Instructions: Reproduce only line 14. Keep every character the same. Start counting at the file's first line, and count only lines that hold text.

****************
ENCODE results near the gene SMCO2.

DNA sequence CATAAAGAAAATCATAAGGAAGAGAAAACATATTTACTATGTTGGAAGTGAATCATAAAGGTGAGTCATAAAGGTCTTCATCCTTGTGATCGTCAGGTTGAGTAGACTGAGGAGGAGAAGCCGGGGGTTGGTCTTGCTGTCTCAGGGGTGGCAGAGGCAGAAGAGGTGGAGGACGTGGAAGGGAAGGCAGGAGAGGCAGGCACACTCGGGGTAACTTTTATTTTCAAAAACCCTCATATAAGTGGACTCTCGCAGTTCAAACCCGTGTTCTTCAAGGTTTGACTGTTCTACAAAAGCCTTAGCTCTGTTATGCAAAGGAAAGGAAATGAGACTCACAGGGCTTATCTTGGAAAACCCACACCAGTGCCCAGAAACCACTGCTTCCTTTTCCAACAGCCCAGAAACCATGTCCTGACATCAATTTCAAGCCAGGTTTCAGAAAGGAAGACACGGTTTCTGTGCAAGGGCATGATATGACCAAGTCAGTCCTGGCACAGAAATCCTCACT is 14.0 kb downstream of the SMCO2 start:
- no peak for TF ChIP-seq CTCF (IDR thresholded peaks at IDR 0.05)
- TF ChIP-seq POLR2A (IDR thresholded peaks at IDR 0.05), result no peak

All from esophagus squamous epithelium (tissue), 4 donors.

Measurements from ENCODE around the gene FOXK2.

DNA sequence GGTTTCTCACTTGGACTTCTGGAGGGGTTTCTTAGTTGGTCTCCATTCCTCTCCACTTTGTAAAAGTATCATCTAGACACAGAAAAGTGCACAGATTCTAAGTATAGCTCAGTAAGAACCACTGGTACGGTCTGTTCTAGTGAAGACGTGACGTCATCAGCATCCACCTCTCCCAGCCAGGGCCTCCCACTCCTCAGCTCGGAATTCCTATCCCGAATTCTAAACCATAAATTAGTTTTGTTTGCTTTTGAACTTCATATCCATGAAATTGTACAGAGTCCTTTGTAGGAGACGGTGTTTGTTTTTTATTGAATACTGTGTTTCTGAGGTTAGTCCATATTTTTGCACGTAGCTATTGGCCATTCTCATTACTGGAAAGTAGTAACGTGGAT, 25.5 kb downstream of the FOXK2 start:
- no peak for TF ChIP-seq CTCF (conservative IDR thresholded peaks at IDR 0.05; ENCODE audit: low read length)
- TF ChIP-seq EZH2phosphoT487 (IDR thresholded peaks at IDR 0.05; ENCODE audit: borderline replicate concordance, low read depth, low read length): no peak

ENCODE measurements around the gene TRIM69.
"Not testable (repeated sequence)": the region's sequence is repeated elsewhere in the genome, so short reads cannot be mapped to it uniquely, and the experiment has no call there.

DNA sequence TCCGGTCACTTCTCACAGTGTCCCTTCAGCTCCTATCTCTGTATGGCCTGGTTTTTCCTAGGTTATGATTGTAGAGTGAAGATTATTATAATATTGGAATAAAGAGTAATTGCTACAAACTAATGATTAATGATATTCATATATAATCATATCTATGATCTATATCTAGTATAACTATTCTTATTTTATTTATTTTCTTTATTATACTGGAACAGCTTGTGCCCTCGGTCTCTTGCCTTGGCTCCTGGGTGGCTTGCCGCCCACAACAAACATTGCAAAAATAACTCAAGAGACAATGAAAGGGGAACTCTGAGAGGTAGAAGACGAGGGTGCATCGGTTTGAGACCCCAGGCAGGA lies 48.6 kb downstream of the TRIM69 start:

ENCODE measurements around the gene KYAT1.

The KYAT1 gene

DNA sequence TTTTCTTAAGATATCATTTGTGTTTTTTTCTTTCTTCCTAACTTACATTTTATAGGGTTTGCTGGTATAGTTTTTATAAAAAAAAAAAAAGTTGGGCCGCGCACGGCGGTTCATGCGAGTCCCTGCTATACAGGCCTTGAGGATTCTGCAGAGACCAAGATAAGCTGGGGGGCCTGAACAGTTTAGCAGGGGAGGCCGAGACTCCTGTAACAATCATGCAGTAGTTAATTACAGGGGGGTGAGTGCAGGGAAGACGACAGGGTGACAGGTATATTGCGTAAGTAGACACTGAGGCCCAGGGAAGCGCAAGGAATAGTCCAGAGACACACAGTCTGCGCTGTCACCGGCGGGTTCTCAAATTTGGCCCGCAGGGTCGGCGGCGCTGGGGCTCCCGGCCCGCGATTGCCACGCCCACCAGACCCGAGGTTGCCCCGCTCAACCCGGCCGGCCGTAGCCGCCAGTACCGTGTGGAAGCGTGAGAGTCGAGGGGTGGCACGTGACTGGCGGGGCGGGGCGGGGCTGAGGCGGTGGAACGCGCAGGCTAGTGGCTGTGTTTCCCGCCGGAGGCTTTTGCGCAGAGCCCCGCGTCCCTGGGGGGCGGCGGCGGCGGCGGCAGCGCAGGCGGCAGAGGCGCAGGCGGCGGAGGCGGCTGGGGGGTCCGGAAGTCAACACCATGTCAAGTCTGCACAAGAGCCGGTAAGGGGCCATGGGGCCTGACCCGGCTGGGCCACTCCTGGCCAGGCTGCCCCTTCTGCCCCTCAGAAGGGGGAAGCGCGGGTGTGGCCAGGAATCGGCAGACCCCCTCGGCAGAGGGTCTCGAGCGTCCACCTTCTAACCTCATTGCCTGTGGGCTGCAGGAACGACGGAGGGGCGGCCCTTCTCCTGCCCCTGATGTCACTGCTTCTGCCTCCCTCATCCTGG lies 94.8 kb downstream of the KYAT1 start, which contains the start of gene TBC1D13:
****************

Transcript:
The KYAT1 gene